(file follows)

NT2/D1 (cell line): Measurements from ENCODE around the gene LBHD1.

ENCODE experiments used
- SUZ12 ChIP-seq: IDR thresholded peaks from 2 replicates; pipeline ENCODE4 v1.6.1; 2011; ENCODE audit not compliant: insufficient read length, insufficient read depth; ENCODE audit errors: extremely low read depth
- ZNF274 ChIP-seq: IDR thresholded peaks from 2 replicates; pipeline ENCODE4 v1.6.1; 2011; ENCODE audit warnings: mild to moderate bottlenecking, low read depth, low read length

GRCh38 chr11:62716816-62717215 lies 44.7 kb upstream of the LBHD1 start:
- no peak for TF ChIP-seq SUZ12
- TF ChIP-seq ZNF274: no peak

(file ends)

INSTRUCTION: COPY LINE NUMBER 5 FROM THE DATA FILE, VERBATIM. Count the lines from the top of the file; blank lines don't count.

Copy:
GRCh38 chr11:62716816-62717215 lies 44.7 kb upstream of the LBHD1 start: